Vascular Access Conversation - IVUPDATE Podcast from IVTEAM

"Our objective was to explore whether differences in patient satisfaction based on gender exist at the Veterans Affairs Portland Health Care System (VAPHCS) outpatient chemotherapy infusion unit" West et al (2022).
Patient satisfaction with outpatient chemotherapy

Abstract:

Background: Our objective was to explore whether differences in patient satisfaction based on gender exist at the Veterans Affairs Portland Health Care System (VAPHCS) outpatient chemotherapy infusion unit.

Methods: Veterans who received outpatient infusion treatments at the VAPHCS outpatient chemotherapy infusion unit from 2018 to 2020 were invited to take an anonymous survey. Response differences were analyzed using Fisher exact and Welch t tests. Male and female patient lists were first generated based on Computerized Patient Record System designation, then defined and results reported based on gender self-identification from survey responses.

Results: The survey was conducted over a 2-week period during January and February of 2021. In total, 69 veterans were contacted: 21 (70%) of 30 female and 20 (51%) of 39 male veterans completed the survey. Most (62%) female patients were aged < 65 years, and 52% were treated for breast cancer. Most (90%) male patients were aged ≥ 65 years, and most commonly treated for prostate cancer (20%) or a hematologic malignancy (20%). Using our survey, patient satisfaction (SD) was 8.7 (2.2) on a 10-point scale among women, and 9.6 (0.6) among men (P = .11). History of sexual abuse or harassment was reported by 86% of women compared with 10% of men (P < .001). Women reported feeling uncomfortable around other patients in the infusion unit compared with men (29% vs 0%; P = .02) and discomfort in relaying uncomfortable feelings to a clinician (29% vs 0%; P = .02).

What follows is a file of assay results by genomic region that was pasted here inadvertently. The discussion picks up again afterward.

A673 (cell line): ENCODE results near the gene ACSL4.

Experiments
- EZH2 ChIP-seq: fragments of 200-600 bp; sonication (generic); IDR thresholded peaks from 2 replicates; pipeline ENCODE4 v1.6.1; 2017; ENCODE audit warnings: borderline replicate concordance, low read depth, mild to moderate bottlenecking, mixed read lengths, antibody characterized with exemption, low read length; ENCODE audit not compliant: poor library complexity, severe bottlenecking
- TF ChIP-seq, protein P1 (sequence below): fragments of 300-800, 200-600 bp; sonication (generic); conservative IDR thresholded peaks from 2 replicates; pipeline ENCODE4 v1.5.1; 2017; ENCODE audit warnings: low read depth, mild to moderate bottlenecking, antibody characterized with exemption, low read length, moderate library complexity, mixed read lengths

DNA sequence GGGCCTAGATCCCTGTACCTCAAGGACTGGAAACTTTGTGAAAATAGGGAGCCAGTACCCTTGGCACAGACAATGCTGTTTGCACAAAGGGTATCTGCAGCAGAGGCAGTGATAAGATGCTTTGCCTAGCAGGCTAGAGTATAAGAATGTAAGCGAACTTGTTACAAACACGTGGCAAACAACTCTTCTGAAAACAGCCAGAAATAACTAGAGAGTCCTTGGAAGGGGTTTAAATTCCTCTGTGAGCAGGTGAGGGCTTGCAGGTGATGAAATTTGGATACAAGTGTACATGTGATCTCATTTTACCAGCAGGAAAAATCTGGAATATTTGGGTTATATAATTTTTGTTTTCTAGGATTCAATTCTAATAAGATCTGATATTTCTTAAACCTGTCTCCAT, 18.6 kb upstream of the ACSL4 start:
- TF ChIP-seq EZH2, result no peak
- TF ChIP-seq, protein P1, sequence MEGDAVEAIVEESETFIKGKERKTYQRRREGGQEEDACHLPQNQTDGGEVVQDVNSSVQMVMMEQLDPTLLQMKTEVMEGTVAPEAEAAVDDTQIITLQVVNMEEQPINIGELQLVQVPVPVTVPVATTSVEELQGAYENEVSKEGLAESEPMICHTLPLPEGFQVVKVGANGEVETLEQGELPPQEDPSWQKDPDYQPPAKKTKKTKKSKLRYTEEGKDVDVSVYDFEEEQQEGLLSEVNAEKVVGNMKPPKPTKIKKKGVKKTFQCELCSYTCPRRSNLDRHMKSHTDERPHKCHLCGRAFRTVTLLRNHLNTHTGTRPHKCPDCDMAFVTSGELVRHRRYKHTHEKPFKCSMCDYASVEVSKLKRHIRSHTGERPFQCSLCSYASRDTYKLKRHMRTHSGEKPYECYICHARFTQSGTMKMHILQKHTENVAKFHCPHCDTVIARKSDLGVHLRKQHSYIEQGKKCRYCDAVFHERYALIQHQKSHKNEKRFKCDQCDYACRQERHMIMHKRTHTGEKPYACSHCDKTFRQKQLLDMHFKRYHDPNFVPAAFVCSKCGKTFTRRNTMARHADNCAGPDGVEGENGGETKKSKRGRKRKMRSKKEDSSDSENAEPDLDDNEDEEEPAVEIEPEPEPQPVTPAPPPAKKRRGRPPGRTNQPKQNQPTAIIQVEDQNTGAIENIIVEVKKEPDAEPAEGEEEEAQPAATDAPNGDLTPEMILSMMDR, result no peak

Conclusions: Gender seems to be related to how veterans with cancer perceive their ambulatory cancer care. This may be due to the combination of a high history of sexual abuse and/or harassment among women who represent a minority of the total infusion unit population, the majority of whom receive treatment for a primarily gender-specific breast malignancy. Analysis was limited by the small sample size of women, many with advanced malignancy.

Reference:

West MT, Tamba GP, Thawani R, Drew A, Wilde NV, Graff JN, Mannino R. Gender and Patient Satisfaction in a Veterans Health Administration Outpatient Chemotherapy Unit. Fed Pract. 2022 Aug;39(Suppl 3):e0292. doi: 10.12788/fp.0292. Epub 2022 Aug 24. PMID: 36426107; PMCID: PMC9662310.